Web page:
(Note: This article appeared on the op-ed pages of the St. Louis Post-Dispatch and the Schenectady (N.Y.) Gazette in December 1987.)
In the public schools of Philadelphia in the 1940s and '50s, as in much of the country, there was in fact an establishment of religion. The state legislature had mandated that ten verses of Scripture be read aloud every morning. Ecclesiastes, Psalms, and the Sermon on the Mount, as I recall, were big favorites of the teachers, though when it was my turn to read I often chose the Book of Ruth.
At Christmas time, we all learned about the Virgin birth and sang gloria in excelsis deo, peace on Earth and good will toward men. At Easter I don't think we got any more serious than bunnies and bonnets. Good Friday was however a school holiday, which was sufficient explanation to me of why it was such a good Friday.
None of this had anything to do with Christian devotion. I liked the music and learned the words, in Latin.
I knew somehow, from a very early age, that the school was an institution of Christian America and especially in the early grades I felt awkward and out of place, rather like Huck Finn feared of gittin' sivilized. All the same my soul would sometimes be seized with anguish that I was not a real American like Dick and Jane and Sally and Spot.
My immigrant parents sent me, after a full day of public school, to the school run by our synagogue, where I learned about Esther and Haman and Judas Maccabeus, among other heroes and villains. The teacher hit me when I wondered where those people east of Eden had come from and who begat them. Eventually I went through a crisis of faith and fell away. But I liked the music and learned the words, in Hebrew.
The point is that I learned a lot of words and a lot of music and a lot of things about Them and Us, and about America. I think I would not have learned such things, or not learned them so powerfully and quickly, had the public school not had its generic Christian veneer, and had my family not been so insistent on my religious training. And I think the conflicts I experienced sharpened my desire and ability to learn the ordinary curriculum as well, especially history and geography and literature.
Could it really be that the United States was the only nation in the world that had never done anything bad? That other people weren't as decent and peaceable as Americans? That somehow God had indeed set His hand upon this nation in preference to others? Why would He do such a thing? Mr. Hagerty, in the sixth grade, finally confessed. Our history lessons had been sugar-coated. Some day I would learn something nearer the truth, he said.
My ninth-grade history teacher skipped the first chapter of the textbook because it talked about cavemen and prehistoric times. John Wesley Rhoads, Ph.D., was a fundamentalist and a namesake of the founder of Methodism, and he believed there was no prehistory, that history began with the Creation and is recorded in the Bible. Once we got to the part of history that had to do with civilization he really knew his stuff.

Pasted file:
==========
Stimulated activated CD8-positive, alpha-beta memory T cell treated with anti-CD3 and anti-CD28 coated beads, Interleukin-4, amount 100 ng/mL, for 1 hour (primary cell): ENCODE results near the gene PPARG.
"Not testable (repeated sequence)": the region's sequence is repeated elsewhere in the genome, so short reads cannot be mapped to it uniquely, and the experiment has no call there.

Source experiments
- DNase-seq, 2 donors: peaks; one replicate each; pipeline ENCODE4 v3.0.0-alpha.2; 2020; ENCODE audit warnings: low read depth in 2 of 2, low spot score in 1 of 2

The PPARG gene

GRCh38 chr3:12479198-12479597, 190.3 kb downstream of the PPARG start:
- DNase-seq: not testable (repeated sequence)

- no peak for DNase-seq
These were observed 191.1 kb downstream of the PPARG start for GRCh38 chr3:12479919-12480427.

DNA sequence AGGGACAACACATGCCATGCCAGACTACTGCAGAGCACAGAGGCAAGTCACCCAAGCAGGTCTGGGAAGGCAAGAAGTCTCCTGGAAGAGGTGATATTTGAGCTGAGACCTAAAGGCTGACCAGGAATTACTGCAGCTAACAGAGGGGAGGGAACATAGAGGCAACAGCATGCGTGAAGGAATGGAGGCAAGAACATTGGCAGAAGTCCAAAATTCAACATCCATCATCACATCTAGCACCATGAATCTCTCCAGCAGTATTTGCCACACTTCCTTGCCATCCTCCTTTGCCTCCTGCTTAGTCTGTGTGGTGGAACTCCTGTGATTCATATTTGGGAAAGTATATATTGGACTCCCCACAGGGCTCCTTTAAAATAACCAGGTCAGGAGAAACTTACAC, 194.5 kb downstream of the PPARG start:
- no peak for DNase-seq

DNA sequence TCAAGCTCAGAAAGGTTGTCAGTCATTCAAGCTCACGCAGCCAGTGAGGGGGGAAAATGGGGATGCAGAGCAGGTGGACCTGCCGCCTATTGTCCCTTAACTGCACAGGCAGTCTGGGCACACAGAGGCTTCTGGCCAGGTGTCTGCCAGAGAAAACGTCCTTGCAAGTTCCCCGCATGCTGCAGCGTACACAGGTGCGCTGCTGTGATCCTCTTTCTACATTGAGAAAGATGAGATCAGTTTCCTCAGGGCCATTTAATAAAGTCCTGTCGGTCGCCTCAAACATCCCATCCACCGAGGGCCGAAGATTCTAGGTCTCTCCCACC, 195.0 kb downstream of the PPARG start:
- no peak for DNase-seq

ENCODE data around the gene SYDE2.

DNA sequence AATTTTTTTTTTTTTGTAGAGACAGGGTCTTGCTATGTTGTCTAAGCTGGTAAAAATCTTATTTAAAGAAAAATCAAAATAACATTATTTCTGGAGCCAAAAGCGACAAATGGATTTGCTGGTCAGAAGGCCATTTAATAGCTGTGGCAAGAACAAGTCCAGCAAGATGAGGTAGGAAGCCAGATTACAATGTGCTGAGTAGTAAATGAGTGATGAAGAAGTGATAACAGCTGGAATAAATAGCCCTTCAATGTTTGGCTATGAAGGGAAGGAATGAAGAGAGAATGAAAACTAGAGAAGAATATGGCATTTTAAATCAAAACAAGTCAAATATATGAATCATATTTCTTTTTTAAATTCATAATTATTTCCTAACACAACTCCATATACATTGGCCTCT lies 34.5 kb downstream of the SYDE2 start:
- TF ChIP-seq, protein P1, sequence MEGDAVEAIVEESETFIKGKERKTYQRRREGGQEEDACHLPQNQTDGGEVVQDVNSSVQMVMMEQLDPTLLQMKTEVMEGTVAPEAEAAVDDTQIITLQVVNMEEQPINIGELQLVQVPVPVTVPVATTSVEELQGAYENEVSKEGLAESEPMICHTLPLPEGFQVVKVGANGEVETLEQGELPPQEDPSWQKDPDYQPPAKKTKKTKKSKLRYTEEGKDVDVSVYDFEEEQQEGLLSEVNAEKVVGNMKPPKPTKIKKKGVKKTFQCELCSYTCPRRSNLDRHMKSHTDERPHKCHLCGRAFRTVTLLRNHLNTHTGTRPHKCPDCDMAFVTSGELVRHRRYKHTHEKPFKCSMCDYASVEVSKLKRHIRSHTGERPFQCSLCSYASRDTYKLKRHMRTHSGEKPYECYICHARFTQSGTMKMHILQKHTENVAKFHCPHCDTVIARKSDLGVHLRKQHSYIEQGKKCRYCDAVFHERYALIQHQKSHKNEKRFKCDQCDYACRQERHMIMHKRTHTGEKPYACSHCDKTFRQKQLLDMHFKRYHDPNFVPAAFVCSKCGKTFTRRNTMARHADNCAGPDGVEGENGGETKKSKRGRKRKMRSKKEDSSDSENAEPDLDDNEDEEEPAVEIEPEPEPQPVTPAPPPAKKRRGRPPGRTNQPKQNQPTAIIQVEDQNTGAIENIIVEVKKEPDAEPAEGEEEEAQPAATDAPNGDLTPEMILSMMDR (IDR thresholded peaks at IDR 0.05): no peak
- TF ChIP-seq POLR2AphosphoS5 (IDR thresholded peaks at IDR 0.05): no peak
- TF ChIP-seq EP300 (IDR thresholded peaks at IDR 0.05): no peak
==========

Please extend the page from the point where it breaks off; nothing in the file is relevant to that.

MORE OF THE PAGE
Senior year, the president of our class went to the lectern during the weekly assembly to read the required ten verses of Scripture. It took a few minutes before the assistant principal -- honest, his name was John D. Christman -- realized that the Scripture being read from was not the Bible but the Bhagavad Gita, and hustled Stanley off the stage. Perhaps Mr. Christman confused it with the Kama Sutra. In any case, the matter passed; in those days you didn't go running to the ACLU with every little thing.
The following year I was at the University of Chicago, a Baptist-affiliated institution in which, it was said, atheist professors teach Thomas Aquinas to Jewish students. Which was more or less true. I was a teenage Trotskyite, but by the time I got out of Grant McConnell's year-long course on the problem of freedom and order I was a born-again and, as it's turned out, lifelong civil-libertarian. Now I do go running to the ACLU with every little thing.
But it may be that we've gone overboard trying to exorcise things like nativity scenes and Bible readings from the schools. Some non-Christian kids are going to feel left out or threatened or confused. Good. As long as teachers don't actively try to indoctrinate or convert them, they'll be better off for the experience of alienation.
On the other hand, those village-hall donneybrooks over creches and school prayers probably have a salutary effect on the faith of otherwise tepid Christians, who are thus made to contemplate the real religious significance of totems otherwise taken for granted.
Some years ago, after the first annual Do-It-Yourself Messiah in Chicago, where the audience becomes a 3,000-voice chorus for Handel's great oratorio, I was at a party talking with a Jewish woman who had helped organize the event and who had sung in the soprano section. "That was fun," she said, "even though I don't believe any of that stuff." Clearly, she hadn't sung it right. If you sing it right, you do believe, at least for the instant, that the Lord God Omnipotent reigneth. I like the music, and I've learned the words, which are in English.
It's a conundrum, this business of the sacred in the realm of the secular, but one way to begin to puzzle it out is to reflect on a Talmudic passage of Joseph Heller's Catch 22. Lieutenant Scheisskopf's wife, outraged at the atheist Yossarian's grotesque depiction of God's bungled handiwork on Earth, protests that while she's just as much an atheist as he is, "the God I don't believe in is a good God, a just God, a merciful God. He's not the mean and stupid God you make Him out to be."
Yossarian calmly urges religious freedom:
"You don't believe in the God you want to, and I won't believe in the God I want to. Is that a deal?"